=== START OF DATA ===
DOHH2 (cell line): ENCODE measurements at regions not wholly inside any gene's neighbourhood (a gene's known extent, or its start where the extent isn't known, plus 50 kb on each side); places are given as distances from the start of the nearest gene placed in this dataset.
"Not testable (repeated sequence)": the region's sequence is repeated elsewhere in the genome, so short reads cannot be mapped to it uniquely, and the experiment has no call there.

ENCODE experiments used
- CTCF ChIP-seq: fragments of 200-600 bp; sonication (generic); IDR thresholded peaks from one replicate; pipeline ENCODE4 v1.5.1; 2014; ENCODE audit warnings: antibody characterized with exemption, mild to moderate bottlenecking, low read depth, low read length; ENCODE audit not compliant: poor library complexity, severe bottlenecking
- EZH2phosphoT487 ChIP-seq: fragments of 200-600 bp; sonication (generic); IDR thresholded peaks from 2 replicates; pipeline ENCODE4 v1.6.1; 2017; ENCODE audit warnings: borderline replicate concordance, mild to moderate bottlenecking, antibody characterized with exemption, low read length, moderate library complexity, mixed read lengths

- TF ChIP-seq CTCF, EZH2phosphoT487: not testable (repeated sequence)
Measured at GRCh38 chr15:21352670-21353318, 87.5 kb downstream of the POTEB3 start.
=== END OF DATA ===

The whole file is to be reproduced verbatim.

DOHH2 (cell line): ENCODE measurements at regions not wholly inside any gene's neighbourhood (a gene's known extent, or its start where the extent isn't known, plus 50 kb on each side); places are given as distances from the start of the nearest gene placed in this dataset.
"Not testable (repeated sequence)": the region's sequence is repeated elsewhere in the genome, so short reads cannot be mapped to it uniquely, and the experiment has no call there.

ENCODE experiments used
- CTCF ChIP-seq: fragments of 200-600 bp; sonication (generic); IDR thresholded peaks from one replicate; pipeline ENCODE4 v1.5.1; 2014; ENCODE audit warnings: antibody characterized with exemption, mild to moderate bottlenecking, low read depth, low read length; ENCODE audit not compliant: poor library complexity, severe bottlenecking
- EZH2phosphoT487 ChIP-seq: fragments of 200-600 bp; sonication (generic); IDR thresholded peaks from 2 replicates; pipeline ENCODE4 v1.6.1; 2017; ENCODE audit warnings: borderline replicate concordance, mild to moderate bottlenecking, antibody characterized with exemption, low read length, moderate library complexity, mixed read lengths

- TF ChIP-seq CTCF, EZH2phosphoT487: not testable (repeated sequence)
Measured at GRCh38 chr15:21352670-21353318, 87.5 kb downstream of the POTEB3 start.